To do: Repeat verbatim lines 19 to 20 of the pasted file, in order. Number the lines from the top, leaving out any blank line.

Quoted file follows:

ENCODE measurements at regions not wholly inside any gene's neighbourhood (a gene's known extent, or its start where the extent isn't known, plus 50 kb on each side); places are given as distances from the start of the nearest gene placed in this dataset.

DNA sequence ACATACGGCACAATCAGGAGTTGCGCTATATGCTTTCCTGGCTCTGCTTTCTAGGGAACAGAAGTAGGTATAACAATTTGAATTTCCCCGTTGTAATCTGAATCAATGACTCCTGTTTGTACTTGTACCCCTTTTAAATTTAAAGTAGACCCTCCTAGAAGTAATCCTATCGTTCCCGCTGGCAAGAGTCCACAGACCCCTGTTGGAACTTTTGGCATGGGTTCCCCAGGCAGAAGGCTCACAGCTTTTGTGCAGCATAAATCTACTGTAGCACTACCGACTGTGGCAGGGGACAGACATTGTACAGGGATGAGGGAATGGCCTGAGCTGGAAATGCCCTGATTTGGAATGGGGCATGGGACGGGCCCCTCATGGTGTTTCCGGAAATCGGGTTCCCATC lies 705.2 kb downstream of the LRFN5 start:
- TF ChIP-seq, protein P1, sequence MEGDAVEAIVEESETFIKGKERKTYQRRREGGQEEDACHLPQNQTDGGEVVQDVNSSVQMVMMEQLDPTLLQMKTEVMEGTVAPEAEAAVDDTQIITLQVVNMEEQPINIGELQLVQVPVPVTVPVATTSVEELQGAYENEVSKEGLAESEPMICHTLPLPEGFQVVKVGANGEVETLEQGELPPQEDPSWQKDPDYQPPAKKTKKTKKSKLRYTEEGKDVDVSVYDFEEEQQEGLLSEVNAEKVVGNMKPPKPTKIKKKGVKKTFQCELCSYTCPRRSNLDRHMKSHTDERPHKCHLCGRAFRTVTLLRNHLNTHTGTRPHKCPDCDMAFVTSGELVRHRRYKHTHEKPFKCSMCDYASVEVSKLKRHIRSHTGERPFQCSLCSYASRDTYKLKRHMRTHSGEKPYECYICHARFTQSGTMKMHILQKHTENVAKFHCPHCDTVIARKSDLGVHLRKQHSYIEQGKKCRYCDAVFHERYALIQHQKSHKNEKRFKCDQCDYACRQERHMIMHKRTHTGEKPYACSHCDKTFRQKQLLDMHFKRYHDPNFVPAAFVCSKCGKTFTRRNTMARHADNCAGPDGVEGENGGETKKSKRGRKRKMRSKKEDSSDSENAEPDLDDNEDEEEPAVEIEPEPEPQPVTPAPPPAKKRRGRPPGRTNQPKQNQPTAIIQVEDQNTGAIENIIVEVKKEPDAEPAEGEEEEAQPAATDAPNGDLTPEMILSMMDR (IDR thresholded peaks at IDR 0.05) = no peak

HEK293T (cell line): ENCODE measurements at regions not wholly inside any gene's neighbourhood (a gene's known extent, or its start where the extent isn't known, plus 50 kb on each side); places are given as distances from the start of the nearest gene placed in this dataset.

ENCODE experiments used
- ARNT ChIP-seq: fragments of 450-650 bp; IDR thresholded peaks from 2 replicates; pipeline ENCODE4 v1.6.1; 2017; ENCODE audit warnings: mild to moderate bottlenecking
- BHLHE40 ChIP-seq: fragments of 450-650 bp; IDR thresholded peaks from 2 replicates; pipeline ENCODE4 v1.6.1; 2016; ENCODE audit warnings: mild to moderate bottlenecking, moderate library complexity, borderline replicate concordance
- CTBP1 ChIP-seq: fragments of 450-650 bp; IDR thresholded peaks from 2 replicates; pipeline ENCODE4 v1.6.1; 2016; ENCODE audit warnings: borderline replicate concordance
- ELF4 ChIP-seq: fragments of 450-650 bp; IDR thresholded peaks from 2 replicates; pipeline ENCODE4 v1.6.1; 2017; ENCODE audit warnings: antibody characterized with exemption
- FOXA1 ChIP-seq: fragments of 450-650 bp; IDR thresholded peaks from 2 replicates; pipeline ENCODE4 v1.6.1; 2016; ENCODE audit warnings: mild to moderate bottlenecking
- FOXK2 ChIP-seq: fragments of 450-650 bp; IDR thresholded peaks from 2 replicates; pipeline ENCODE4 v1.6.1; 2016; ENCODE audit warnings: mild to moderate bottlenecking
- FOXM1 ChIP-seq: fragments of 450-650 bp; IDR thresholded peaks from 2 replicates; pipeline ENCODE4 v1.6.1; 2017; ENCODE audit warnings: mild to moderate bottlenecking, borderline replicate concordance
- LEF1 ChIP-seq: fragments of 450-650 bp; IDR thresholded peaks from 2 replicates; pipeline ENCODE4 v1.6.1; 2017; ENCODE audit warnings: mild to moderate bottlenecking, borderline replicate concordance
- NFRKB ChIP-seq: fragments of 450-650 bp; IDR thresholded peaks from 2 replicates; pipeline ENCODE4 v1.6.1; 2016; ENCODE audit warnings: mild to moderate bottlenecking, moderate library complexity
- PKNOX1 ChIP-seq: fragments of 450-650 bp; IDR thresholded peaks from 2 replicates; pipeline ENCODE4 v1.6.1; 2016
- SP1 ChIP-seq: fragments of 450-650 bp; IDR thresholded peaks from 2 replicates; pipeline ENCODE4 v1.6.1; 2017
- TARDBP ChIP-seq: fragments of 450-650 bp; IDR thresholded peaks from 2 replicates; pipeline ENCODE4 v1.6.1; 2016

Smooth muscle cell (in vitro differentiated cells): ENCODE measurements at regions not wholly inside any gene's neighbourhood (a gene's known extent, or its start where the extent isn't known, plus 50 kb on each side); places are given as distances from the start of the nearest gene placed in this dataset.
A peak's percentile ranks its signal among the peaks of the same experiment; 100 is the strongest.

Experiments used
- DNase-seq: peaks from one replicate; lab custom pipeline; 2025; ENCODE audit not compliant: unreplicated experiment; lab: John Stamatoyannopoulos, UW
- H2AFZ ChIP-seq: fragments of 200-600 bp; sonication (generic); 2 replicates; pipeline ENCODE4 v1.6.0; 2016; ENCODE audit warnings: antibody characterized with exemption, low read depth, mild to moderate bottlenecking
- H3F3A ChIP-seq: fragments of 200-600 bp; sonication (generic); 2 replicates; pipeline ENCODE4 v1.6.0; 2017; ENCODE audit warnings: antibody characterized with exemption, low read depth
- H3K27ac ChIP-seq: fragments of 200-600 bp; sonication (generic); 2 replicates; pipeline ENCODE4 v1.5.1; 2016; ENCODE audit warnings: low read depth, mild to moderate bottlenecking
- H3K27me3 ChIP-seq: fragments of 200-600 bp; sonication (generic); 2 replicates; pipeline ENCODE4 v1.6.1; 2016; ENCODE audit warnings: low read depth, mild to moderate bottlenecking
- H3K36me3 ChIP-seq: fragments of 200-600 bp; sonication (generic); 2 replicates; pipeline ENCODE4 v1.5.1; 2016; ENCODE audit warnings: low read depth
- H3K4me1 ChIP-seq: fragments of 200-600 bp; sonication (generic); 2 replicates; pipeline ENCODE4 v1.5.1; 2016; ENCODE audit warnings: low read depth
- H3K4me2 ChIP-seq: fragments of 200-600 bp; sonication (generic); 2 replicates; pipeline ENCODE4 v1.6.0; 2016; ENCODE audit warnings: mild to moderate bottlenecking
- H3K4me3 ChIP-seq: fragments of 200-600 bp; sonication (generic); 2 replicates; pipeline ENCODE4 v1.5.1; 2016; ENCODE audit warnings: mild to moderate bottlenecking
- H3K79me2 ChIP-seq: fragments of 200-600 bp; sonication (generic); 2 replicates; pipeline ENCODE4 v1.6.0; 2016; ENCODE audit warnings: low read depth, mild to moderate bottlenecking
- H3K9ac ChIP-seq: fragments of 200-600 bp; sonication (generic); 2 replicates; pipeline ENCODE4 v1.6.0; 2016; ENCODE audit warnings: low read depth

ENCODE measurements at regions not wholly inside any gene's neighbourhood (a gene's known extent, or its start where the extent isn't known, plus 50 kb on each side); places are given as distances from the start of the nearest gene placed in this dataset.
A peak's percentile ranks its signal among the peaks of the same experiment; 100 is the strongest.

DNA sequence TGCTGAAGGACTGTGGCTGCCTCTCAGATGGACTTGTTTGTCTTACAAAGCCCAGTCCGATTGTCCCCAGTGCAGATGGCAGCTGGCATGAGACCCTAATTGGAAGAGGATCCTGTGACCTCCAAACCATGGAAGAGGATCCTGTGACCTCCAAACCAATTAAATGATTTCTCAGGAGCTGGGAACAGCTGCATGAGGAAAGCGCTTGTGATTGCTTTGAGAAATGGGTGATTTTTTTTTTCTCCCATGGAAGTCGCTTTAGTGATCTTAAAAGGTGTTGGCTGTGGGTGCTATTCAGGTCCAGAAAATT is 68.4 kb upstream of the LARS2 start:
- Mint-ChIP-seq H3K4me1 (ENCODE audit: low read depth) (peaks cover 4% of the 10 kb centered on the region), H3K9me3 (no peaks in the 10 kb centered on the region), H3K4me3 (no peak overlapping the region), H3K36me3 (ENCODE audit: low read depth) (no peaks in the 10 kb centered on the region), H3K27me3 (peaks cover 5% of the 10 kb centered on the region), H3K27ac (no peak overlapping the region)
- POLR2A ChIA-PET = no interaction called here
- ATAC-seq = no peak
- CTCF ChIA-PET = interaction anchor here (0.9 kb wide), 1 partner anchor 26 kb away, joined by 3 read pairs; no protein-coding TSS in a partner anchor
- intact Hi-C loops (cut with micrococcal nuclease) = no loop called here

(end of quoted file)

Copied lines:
A peak's percentile ranks its signal among the peaks of the same experiment; 100 is the strongest.

Experiments used